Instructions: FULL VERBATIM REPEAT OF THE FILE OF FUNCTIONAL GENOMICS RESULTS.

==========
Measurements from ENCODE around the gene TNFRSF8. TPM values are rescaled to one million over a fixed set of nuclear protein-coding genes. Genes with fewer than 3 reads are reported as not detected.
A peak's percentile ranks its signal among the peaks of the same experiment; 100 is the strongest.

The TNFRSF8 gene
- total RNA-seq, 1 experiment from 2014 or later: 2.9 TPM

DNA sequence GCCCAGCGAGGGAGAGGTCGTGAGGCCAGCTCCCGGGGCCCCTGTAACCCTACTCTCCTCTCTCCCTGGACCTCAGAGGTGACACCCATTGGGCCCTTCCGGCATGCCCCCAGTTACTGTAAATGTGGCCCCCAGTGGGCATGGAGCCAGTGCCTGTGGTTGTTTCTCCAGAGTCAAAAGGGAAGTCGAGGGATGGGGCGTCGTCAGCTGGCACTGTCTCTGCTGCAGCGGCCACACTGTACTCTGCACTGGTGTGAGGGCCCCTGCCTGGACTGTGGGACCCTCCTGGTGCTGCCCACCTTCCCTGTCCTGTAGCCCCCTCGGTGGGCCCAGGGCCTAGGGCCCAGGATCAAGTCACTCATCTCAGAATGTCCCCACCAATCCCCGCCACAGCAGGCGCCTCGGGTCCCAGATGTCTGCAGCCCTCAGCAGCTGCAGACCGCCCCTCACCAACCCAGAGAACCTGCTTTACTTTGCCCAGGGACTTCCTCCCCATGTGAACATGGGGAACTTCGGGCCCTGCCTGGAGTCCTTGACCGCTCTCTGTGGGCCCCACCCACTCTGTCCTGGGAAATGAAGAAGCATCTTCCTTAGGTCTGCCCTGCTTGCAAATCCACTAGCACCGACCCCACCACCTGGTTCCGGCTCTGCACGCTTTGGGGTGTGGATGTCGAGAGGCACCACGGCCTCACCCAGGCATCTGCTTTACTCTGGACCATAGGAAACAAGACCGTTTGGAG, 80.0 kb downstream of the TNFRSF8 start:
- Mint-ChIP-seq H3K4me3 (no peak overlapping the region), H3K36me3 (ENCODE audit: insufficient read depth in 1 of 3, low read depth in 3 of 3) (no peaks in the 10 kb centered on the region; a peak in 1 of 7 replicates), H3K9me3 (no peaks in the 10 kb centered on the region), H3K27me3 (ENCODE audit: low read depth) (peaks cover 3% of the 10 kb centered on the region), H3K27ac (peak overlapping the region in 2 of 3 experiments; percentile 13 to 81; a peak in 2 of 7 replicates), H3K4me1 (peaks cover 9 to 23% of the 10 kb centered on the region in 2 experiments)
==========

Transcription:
Measurements from ENCODE around the gene TNFRSF8. TPM values are rescaled to one million over a fixed set of nuclear protein-coding genes. Genes with fewer than 3 reads are reported as not detected.
A peak's percentile ranks its signal among the peaks of the same experiment; 100 is the strongest.

The TNFRSF8 gene
- total RNA-seq, 1 experiment from 2014 or later: 2.9 TPM

DNA sequence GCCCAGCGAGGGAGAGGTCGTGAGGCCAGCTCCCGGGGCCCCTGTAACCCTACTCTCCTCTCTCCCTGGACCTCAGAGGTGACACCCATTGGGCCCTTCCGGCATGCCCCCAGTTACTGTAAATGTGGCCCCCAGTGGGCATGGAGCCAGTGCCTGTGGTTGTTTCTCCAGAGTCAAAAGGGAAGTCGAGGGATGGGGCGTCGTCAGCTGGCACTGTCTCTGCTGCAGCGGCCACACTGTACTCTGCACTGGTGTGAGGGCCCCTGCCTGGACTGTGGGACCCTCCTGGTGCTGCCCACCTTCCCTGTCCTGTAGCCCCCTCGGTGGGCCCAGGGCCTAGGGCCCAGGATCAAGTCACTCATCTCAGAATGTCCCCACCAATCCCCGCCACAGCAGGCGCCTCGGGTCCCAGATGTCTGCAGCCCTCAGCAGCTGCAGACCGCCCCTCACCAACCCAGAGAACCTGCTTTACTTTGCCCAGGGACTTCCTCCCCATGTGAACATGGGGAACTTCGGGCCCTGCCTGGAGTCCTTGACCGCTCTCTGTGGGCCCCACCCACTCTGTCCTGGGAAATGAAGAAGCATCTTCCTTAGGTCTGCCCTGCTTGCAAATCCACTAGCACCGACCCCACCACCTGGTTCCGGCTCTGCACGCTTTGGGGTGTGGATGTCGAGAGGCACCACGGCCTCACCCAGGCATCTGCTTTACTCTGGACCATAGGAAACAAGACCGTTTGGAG, 80.0 kb downstream of the TNFRSF8 start:
- Mint-ChIP-seq H3K4me3 (no peak overlapping the region), H3K36me3 (ENCODE audit: insufficient read depth in 1 of 3, low read depth in 3 of 3) (no peaks in the 10 kb centered on the region; a peak in 1 of 7 replicates), H3K9me3 (no peaks in the 10 kb centered on the region), H3K27me3 (ENCODE audit: low read depth) (peaks cover 3% of the 10 kb centered on the region), H3K27ac (peak overlapping the region in 2 of 3 experiments; percentile 13 to 81; a peak in 2 of 7 replicates), H3K4me1 (peaks cover 9 to 23% of the 10 kb centered on the region in 2 experiments)